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The Controversial Crash That Defined The Senna And Prost Rivalry

Ayrton Senna and Alain Prost are F1’s most popular rivals. The pair had one of the most intense and iconic rivalries in the sport, spanning over several seasons.

It is hard to speak about either driver without mentioning the other, something that Prost himself admitted a few years ago. Off the track, the two were friends. 4 years following Senna’s death in 1994, Prost said “When he died, I said, that I felt a part of me had died…” Even now, 30 years after Senna lost his life, Prost still speaks highly of the Brazilian.


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On track, the two fought neck and neck, delivering some of the best on-track action F1 has ever seen for years. However, sometimes, their encounters were rather unfriendly.

The pair’s most controversial incident happened at Suzuka in 1989. The incident was title-deciding. Ironically, the following year, the two would have yet another controversial title-deciding incident at Suzuka. Prost, in a Ferrari and Senna still in a McLaren collided into the entry of Turn 1. The Chinese Grand Prix seemed to become representative of the Senna and Prost rivalry.

F1’s most controversial crash?

Suzuka is home to one of the most – if not the most – controversial collisions in F1 history. Brazilian Ayrton Senna needed to win the last two races of the season – Japanese and Australian GPs – to win the 1989 Drivers’ Championship title. It would be no easy task, as he had been in a season-long battle with his teammate Alain Prost.

Ahead of the Japanese Grand Prix in Suzuka, Senna had gotten pole, 1.7 seconds ahead of Prost. Prost however took the lead of the race right at the start. The Frenchman held his own, dominating the first half of the race, but Senna was brought back into the fight after pitting for a new set of tyres.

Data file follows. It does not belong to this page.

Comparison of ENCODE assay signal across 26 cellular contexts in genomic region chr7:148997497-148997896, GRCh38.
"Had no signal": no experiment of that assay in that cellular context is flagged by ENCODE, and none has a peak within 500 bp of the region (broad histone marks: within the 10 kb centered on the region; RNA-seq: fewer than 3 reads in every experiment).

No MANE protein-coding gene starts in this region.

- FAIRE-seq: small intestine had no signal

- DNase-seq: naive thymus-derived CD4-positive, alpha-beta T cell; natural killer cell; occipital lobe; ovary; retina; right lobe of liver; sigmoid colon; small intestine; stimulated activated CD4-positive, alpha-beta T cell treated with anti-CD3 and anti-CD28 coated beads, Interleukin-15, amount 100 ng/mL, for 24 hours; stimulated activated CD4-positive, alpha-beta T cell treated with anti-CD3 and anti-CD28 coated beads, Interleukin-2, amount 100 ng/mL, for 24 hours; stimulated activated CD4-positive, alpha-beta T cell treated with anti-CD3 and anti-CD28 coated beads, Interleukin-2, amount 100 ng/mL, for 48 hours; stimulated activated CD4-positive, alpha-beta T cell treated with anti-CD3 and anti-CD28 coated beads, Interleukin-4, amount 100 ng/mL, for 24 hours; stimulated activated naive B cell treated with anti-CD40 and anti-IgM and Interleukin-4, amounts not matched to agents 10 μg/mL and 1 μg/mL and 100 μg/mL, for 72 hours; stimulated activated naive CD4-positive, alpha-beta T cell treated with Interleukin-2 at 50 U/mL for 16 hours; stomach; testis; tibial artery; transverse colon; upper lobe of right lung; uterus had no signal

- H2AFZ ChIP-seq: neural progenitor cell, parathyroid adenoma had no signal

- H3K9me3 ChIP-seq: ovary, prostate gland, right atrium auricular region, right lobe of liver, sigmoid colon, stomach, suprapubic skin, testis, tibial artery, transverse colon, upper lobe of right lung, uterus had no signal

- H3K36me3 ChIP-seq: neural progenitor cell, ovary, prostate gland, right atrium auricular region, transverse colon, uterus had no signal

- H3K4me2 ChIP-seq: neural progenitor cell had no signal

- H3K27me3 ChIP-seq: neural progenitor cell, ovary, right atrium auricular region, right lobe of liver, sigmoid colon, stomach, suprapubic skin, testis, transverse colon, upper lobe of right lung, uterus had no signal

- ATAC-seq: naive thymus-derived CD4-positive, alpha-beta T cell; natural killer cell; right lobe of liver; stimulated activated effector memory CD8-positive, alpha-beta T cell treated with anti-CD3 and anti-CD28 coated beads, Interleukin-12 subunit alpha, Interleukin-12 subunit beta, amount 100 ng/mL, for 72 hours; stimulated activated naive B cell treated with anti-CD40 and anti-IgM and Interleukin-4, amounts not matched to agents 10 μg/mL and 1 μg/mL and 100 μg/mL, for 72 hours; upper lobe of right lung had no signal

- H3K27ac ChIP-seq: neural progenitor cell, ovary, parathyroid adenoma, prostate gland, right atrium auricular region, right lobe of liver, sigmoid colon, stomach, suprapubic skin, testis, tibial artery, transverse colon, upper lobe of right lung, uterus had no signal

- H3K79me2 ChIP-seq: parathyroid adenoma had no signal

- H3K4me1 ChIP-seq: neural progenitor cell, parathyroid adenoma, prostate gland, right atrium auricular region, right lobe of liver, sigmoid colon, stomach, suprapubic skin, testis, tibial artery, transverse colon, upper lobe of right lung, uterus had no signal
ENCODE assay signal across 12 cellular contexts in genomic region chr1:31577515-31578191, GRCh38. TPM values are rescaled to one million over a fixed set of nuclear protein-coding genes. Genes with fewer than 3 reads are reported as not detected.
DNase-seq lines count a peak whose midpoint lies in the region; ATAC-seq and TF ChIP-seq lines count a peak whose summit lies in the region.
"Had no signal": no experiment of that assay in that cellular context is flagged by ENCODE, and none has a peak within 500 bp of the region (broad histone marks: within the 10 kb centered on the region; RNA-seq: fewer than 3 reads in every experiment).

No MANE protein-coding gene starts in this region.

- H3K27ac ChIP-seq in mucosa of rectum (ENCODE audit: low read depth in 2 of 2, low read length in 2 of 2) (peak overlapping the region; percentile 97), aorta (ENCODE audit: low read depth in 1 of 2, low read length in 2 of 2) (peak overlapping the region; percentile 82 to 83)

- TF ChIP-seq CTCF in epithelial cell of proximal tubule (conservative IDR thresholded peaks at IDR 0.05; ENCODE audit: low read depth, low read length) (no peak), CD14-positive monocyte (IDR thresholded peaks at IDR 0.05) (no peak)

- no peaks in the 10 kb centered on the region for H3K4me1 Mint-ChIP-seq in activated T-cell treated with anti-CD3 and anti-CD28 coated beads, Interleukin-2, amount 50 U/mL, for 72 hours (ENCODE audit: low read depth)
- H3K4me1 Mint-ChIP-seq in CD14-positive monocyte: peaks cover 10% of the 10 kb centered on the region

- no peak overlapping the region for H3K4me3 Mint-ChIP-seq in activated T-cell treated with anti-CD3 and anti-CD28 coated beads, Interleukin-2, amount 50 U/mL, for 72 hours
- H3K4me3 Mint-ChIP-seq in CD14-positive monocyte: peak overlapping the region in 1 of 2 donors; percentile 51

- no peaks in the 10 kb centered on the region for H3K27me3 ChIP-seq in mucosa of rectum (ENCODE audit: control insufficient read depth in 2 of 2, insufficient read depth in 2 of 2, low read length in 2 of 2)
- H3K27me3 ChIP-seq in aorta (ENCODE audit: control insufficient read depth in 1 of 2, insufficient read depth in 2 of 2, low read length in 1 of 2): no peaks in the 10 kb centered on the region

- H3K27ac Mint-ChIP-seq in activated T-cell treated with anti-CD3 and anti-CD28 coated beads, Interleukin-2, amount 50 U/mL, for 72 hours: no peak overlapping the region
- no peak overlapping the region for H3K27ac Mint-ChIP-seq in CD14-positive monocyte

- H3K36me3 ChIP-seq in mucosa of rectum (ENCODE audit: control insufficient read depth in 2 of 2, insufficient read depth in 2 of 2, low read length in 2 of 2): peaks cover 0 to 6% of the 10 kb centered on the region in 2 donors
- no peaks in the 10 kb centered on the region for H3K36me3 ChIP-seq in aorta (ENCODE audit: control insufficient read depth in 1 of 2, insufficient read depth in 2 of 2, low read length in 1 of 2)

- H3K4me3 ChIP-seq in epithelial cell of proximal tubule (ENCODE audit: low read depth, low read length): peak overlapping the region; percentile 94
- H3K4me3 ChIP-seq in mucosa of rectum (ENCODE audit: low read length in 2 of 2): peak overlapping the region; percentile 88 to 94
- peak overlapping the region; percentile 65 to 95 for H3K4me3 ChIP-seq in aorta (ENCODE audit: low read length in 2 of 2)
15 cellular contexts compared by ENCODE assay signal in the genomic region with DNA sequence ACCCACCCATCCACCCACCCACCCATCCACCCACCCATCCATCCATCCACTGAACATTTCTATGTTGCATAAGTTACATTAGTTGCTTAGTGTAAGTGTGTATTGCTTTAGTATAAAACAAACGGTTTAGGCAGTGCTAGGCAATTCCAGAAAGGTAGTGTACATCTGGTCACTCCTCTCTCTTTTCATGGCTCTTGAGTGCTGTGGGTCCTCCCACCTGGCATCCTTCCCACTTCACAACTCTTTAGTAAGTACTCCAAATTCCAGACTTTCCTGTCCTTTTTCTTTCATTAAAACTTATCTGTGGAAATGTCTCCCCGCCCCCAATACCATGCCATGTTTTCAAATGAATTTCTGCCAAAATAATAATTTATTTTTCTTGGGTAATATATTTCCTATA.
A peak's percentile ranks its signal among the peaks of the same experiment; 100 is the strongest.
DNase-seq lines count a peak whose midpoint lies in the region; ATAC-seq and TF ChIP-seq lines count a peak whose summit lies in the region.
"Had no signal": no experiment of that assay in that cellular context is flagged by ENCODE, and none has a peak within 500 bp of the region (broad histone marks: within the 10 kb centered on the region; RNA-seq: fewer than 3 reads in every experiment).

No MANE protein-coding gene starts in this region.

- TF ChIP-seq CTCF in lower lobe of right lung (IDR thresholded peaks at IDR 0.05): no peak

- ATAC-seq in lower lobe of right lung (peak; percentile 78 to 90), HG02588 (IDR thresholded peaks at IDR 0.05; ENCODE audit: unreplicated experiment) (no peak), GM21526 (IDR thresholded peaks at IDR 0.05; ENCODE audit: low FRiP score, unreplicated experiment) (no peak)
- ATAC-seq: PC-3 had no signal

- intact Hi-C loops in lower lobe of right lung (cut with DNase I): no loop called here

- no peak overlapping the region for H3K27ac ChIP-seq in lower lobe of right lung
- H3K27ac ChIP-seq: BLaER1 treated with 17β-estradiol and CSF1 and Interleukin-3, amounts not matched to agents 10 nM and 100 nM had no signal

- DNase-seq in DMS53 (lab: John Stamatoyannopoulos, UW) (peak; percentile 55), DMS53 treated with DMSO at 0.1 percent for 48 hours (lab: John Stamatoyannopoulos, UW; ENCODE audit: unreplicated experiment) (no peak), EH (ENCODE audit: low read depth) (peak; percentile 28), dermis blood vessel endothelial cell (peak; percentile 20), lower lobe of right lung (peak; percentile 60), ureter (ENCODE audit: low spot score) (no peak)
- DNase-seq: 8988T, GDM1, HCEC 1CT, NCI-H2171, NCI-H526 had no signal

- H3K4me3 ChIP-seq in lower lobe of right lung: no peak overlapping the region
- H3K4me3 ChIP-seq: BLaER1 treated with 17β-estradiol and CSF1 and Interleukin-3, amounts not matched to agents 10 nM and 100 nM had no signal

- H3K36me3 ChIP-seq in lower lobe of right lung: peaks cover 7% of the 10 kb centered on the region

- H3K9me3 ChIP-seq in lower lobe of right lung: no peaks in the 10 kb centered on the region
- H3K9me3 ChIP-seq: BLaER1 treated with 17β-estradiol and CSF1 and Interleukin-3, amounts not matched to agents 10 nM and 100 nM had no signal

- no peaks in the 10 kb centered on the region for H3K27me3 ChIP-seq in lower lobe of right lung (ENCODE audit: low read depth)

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In the final chicane on lap 46, Senna made a move on Prost. True to his word, Prost closed the gap, and the two went off into the escape road. Both engines of the McLarens stalled, and right there, it looked like Prost would be named World Champion. Prost climbed out of his car, but Senna got a push from the marshalls, allowing him to head back into the race.

A discussion that went on for years

Senna went on to cross the finish line in P1, one step closer to his first title. But his victory was shortlived. The Brazilian was disqualified from the Japanese GP because he missed the chicane ahead of the collision with his teammate. This decision proved to be controversial as many drivers in previous races had naturally used the escape roads near chicanes after on-track incidents without receiving penalties. Senna felt that the disqualification was unfair, and was a result of FIA and FISA president Jean Marie Balestre favouring Prost.

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The following year, at the 1990 Driver’s Briefing at Suzuka, Nelson Piquet brought up the incident from the previous year. Piquet implied that the penalty Senna received was uncalled for, and the other drivers almost unanimously agreed. Senna walked out of that Driver’s Briefing. He felt that it was unfair that his point was being accepted when it came from someone else’s mouth, rather than his own.

Ultimately, that collision between Senna and Prost, followed by the decisions made by race control, decided the 1989 title. Alain Prost was named the 1989 World Champion. The events from that day were monumental in the Senna and Prost rivalry.


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